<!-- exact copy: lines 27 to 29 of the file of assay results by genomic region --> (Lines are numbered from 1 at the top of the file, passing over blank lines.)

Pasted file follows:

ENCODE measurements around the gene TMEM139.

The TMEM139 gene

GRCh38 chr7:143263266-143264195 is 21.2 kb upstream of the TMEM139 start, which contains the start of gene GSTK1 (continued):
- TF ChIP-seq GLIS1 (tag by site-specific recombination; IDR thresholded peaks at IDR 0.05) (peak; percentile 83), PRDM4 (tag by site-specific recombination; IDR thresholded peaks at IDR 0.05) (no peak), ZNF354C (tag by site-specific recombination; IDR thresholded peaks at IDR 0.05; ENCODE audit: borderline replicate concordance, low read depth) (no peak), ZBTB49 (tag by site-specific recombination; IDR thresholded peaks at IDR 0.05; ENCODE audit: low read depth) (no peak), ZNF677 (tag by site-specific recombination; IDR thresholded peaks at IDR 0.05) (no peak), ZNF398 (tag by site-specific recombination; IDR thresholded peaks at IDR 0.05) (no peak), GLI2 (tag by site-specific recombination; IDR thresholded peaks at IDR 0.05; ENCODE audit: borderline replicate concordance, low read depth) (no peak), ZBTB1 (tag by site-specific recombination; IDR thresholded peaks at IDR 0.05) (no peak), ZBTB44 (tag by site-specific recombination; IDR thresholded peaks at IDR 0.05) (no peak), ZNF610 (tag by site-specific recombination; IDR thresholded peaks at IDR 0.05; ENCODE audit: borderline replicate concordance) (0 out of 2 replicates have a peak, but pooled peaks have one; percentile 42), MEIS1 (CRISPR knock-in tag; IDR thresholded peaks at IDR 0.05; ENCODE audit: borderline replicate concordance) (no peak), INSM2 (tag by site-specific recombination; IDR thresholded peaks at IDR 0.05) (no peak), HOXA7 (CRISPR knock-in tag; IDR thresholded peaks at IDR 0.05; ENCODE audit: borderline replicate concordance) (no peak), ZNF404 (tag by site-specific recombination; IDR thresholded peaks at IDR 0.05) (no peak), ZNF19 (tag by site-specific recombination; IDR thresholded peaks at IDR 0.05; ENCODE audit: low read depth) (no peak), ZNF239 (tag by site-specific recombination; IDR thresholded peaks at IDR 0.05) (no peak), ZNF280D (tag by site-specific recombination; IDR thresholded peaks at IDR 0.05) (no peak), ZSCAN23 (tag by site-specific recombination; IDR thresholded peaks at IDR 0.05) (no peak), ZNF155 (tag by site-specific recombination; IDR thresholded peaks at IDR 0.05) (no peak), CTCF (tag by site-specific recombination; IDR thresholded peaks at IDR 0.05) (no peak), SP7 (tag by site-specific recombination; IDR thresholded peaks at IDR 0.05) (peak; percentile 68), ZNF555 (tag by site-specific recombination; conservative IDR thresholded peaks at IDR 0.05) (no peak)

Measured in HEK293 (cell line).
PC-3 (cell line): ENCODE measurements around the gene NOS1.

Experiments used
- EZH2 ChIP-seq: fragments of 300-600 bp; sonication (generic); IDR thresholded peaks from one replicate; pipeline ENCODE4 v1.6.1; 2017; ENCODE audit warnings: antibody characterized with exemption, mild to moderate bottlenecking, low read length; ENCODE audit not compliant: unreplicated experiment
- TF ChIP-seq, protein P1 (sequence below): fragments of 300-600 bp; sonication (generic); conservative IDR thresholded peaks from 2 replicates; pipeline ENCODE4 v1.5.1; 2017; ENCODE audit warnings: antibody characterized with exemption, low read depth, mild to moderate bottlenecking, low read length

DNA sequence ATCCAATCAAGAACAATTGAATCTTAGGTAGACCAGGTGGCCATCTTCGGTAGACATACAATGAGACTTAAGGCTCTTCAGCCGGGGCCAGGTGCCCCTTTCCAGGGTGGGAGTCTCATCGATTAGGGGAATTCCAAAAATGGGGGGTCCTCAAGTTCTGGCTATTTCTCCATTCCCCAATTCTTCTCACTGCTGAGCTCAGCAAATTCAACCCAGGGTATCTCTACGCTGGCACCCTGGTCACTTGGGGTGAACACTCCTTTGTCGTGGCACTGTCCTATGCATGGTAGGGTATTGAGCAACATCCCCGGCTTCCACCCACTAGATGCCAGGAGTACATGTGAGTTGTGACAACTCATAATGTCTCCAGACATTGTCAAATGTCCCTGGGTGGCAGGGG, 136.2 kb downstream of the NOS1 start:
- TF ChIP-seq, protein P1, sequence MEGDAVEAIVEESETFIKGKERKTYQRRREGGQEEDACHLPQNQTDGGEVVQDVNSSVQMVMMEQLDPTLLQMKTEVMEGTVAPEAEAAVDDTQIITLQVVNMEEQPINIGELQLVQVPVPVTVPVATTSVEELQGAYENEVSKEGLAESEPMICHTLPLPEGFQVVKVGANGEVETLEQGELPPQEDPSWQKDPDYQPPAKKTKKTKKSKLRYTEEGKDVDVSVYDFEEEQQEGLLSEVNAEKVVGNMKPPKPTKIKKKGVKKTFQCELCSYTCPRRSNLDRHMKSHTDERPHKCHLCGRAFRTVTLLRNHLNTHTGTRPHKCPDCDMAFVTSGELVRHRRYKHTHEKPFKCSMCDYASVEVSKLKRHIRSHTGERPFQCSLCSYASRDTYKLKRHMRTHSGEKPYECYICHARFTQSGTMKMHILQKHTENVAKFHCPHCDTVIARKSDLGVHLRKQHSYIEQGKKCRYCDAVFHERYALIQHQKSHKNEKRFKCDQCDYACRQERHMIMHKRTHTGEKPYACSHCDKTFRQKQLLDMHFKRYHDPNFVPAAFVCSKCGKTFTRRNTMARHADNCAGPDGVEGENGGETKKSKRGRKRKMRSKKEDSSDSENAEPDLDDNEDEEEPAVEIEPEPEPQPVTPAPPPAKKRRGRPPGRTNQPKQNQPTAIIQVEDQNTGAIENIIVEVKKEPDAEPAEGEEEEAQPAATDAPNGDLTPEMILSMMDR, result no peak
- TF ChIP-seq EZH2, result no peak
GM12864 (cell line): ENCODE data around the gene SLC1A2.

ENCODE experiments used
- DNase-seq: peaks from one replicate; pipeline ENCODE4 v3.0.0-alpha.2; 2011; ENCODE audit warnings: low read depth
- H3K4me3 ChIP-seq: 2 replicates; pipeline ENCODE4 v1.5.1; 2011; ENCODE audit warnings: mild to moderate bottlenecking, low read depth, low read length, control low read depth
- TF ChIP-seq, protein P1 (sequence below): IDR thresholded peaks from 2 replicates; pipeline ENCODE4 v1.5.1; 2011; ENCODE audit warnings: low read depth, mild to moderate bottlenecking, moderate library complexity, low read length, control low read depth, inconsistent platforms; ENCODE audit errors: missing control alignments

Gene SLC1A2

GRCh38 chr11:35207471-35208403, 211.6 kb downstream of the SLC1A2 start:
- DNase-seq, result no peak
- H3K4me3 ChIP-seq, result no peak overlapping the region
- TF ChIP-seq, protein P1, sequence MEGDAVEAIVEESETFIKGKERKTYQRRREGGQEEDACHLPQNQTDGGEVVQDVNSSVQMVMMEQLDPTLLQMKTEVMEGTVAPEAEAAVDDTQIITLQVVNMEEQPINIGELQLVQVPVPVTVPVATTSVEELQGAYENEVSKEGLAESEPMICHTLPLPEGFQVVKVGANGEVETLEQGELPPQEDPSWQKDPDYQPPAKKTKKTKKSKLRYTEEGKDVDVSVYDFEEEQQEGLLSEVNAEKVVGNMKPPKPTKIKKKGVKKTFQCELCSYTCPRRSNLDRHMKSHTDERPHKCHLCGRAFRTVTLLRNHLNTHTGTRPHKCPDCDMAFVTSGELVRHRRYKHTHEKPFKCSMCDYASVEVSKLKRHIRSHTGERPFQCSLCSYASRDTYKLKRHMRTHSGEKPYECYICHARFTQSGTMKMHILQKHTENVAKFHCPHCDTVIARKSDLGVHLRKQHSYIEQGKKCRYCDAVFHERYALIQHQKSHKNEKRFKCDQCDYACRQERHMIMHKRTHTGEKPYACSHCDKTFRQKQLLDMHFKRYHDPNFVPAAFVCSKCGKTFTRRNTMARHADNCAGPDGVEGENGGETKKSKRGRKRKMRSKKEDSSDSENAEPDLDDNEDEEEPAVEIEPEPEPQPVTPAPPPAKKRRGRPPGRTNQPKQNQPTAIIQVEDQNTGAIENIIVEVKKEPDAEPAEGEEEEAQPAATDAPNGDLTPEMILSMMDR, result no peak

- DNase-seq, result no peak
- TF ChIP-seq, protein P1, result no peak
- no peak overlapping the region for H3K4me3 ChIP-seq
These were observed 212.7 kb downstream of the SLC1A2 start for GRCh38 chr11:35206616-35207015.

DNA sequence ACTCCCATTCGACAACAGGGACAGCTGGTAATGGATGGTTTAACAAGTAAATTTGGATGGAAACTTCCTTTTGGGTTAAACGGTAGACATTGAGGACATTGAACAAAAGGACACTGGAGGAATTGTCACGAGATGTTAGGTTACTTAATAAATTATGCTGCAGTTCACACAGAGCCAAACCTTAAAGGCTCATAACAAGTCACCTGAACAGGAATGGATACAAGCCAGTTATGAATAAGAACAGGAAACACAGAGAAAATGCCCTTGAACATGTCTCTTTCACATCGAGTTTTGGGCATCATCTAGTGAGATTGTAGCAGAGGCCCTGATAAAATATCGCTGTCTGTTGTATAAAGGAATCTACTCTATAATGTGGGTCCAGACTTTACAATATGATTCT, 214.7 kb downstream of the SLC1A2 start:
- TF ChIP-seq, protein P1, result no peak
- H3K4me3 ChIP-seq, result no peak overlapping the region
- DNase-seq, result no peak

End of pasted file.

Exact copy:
DNA sequence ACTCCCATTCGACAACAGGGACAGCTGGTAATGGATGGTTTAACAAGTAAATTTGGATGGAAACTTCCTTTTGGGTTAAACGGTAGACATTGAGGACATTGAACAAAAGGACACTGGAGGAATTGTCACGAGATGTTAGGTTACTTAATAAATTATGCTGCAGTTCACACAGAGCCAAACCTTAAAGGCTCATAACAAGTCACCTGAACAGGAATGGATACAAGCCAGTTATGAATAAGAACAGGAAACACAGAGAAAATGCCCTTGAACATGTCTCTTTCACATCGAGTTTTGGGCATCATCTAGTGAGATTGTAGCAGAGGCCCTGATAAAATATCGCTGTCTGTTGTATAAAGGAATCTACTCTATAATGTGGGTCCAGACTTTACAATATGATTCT, 214.7 kb downstream of the SLC1A2 start:
- TF ChIP-seq, protein P1, result no peak
- H3K4me3 ChIP-seq, result no peak overlapping the region